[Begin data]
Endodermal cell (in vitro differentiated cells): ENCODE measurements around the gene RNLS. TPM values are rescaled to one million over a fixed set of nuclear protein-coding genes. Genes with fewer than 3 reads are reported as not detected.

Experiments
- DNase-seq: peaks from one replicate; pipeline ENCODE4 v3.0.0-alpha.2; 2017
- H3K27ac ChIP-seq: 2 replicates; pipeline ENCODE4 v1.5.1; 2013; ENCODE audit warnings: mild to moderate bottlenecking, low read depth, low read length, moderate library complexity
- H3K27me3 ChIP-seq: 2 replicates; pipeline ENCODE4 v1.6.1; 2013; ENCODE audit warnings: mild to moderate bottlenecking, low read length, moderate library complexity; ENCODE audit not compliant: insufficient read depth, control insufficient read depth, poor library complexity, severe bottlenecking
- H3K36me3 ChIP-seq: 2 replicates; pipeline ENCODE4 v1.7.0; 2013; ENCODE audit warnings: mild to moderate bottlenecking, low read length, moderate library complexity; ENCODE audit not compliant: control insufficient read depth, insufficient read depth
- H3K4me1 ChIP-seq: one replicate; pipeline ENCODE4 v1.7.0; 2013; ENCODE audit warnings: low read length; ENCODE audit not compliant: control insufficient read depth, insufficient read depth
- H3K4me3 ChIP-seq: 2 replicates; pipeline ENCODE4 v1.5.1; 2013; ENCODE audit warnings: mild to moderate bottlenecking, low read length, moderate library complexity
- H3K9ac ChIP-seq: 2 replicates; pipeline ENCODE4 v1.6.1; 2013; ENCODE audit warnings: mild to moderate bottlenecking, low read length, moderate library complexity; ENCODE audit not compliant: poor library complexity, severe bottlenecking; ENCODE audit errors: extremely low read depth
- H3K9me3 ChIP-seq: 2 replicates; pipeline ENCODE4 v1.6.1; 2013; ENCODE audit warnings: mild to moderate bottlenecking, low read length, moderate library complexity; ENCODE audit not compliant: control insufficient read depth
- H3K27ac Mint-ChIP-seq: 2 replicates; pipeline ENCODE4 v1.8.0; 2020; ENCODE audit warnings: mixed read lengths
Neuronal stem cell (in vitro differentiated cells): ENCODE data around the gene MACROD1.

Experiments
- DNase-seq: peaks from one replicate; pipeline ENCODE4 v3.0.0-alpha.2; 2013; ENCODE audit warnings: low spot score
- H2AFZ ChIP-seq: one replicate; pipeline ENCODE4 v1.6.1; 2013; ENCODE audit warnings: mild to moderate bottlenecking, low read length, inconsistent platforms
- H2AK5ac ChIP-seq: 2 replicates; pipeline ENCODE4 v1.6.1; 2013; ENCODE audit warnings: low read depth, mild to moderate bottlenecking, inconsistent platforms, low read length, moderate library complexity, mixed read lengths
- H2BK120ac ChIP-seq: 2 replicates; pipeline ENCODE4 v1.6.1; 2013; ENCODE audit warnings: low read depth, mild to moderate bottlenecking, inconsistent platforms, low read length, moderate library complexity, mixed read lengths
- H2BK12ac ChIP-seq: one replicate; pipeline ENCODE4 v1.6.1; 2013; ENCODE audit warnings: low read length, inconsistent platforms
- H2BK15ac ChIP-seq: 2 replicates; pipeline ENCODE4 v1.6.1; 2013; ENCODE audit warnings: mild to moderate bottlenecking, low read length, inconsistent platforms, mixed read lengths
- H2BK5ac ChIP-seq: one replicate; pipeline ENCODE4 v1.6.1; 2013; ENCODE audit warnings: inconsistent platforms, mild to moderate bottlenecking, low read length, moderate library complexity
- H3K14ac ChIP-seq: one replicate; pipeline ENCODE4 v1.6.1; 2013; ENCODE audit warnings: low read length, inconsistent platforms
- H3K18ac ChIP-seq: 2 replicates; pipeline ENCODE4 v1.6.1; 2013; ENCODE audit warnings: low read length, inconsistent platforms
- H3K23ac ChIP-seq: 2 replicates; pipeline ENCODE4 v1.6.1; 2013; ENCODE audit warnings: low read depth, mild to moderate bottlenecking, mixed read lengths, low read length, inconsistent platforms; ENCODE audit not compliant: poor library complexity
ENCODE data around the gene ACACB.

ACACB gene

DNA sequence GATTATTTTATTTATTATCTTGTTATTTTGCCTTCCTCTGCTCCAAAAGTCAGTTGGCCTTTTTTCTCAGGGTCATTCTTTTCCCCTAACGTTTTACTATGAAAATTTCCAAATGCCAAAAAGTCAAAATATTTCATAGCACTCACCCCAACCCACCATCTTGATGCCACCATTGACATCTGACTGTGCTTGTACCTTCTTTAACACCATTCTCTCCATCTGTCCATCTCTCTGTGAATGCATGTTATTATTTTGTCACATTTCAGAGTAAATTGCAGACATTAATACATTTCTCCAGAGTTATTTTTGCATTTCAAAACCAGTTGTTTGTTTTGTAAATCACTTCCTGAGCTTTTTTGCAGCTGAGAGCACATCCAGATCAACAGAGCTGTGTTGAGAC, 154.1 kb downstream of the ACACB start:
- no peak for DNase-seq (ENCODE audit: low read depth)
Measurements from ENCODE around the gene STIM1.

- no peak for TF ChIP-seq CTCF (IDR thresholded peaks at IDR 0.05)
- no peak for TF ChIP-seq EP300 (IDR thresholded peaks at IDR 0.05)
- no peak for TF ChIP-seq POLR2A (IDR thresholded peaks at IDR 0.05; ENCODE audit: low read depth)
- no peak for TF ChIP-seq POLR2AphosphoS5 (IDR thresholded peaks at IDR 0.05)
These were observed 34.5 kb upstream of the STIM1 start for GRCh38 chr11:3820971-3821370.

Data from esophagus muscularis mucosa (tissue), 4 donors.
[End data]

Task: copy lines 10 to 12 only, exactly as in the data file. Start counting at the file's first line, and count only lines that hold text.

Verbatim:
- H3K9me3 ChIP-seq: 2 replicates; pipeline ENCODE4 v1.6.1; 2013; ENCODE audit warnings: mild to moderate bottlenecking, low read length, moderate library complexity; ENCODE audit not compliant: control insufficient read depth
- H3K27ac Mint-ChIP-seq: 2 replicates; pipeline ENCODE4 v1.8.0; 2020; ENCODE audit warnings: mixed read lengths
Neuronal stem cell (in vitro differentiated cells): ENCODE data around the gene MACROD1.